Why when importing the same module name in Python, Python doesn’t show an error?

Hi everyone!

  1. So… I have an interesting question… Why when importing the same module name in Python, Python doesn’t complain, doesn’t show an error?
  2. Example:

Example 1 “With error: script.py”

import json
import json # error: module "json" has already been declared

# some JSON:
x = '{ "name":"Thomas Jacobb"}'

# parse x:
y = json.loads(x)

# the result is a Python dictionary:
print(y["name"])

Example 2 “Without error: script.py”

import json # correct

# some JSON:
x = '{ "name":"Thomas Jacobb"}'

# parse x:
y = json.loads(x)

# the result is a Python dictionary:
print(y["name"])

Why should this be a mistake?

  1. Most programming languages do not allow importing the same module with the same name.
  2. So, I would like to know if this is actually an error.

proof of concept

Image description: As you can see it is not possible to declare something that you have already declared, in Python it works anyway.

reference

This is the kind of thing that is best left to static analysis tools like flake8 or pylint.

If you run flake8 on your code in Example 1, you get

F811 redefinition of unused 'json' from line 1

And you can configure your editor to show flake8 errors while you are typing.
In VS Code I do it with "python.linting.flake8Enabled": true in the settings, and it looks like this:

1 Like

I think that you’re confusing the two (btw, I don’t use or know jsx).

In Python the import is not a ‘declaration’; it’s a ‘statement’.

btw, you’ve messed up the print function – there is no key named “age”

1 Like

@rob42 Hi Rob! How are you?

  1. I think that you’re confusing the two (btw, I don’t use or know jsx).
  • R: It’s just an example. I just compared jsx and python. jsx can recognize if you’ve repeated a statement, python can’t. it would be pretty cool if python had the feature to recognize some declaration already made.

In Python the import is not a ‘declaration’; it’s a ‘statement’.

  • R: truth.
  1. btw, you’ve messed up the print function – there is no key named “age”
  • R: I made the correction in script.py

Thanks for the tip ;D

To reiterate, import is not a declaration. It’s a statement which is
idempotent and often even desirable to repeat, for example so-called
“lazy” imports:

def report_error(error_msg):
    import myerrors # custom error handler
    myerrors.report(error_msg)

For the example above, the report_error() function imports the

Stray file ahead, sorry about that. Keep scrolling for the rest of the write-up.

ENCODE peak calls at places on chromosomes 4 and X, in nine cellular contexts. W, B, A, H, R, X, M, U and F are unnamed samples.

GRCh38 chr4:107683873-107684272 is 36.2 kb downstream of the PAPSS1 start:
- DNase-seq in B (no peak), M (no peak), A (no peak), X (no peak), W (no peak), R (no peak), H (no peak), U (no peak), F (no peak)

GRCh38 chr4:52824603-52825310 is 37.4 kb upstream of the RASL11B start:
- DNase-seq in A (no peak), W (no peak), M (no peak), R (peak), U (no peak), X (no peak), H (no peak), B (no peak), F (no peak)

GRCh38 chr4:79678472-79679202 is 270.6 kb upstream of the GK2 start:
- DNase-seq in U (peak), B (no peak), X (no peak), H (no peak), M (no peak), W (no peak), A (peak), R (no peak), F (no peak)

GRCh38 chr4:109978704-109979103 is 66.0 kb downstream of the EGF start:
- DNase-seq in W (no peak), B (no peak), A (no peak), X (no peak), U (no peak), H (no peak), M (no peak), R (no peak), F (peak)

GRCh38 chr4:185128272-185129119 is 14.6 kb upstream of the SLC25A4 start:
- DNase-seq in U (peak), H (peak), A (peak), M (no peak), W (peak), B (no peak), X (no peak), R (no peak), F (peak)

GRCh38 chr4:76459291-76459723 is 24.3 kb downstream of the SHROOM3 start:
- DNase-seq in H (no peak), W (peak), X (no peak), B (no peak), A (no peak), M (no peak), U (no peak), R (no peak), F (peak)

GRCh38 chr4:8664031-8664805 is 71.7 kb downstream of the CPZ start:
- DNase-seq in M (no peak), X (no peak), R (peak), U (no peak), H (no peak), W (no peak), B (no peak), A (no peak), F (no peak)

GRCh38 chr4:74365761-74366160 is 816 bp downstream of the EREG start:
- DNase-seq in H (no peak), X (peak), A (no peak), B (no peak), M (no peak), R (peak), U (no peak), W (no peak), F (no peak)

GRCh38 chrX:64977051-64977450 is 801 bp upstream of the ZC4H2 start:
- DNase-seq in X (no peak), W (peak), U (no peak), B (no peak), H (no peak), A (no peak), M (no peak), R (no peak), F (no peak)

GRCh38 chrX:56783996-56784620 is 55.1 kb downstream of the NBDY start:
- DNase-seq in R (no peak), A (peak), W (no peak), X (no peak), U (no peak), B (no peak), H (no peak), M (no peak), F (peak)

myerrors module just prior to use. Imagine you have it as a part of
a larger application and want to avoid the overhead of the myerrors
module under normal conditions, it will only be imported if the
above function is called, but it’s possible you have multiple error
messages you want to report so the import may be executed once for
each of them. Luckily, Python is smart about this and silently
ignores any subsequent import statements for the same module, making
this sort of solution both possible and performant.

3 Likes

Thank you for asking; I’m as well as I can be. I trust that you are also.

In Python, you don’t need to make any ‘declarations’, unlike C, for example.

If you (and you should) put all your import statements at the top of your script, then it becomes very obvious what’s been imported.

As you can (and again, should) use descriptive names for any variables, declarations are not needed. You can declare your variables, if you want to, but if you have something like:

name = 'rob'
name = 0

… then the 2nd declaration will simply overrule the 1st one.

You can see this in action, with this:

name = 'rob'
print (type(name))
name = 0
print (type(name))

First the variable name is declared and it’s auto assigned as a ‘string’ because that’s what’s been attached to it, but then we undo that with line 3: it’s not an error as such, but I would not code things that way.

1 Like

By Thomas Jacobb via Discussions on Python.org at 14Apr2022 10:31:

import json
import json # error: module “json” has already been declared

It looks like this has sort of been alluded to, but I’ll try to make
this clear.

The import statement is not a declaration. It is effectively a type of
assignment statement. This is not an error:

x = 1
x = 2

or (more like your imports):

x = 1
x = 1

An import (a) loads that named module and keeps a reference in
sys.modules with that name and (b) binds a reference to the module
to a local name in your current scope. So:

import json

causes the json module to be loaded, and the local name json to be
bound to a reference to the module so that you can make use of it. Like:

x = 1

creates an int with value 1 and binds the name x to a reference to
that int so that you can do arithmetic with it.

In fact, you can do this:

import json
json =5

and the name json will initial be a module reference, and then be an
int reference. Legal, if a little pointless.

And while imports are normally all done at the top of your module (so
that they’re easy to see and maintain) they can be done anywhere. Th
binding is to the current scope. So:

 def jsonify(x):
     ''' Return a JSON transcription of the value `x`.
     '''
     import json
     return json.dumps(x)

sets the name json in the function’s local scope. It isn’t known
outsode the function call, just like any other local variable of the
function.

Cheers,
Cameron Simpson cs@cskk.id.au

1 Like

Also, this possibility to import a module twice is handy for debugging. Suppose that at the top of your module you have

from pprint import pformat

It’s a large module and you want to debug a function that is near the end. You don’t want to scroll to the beginning and refactor this import. You can just insert

from pprint import *

and get access to pprint, pp, … That pformat is reimported in this process is no problem.

1 Like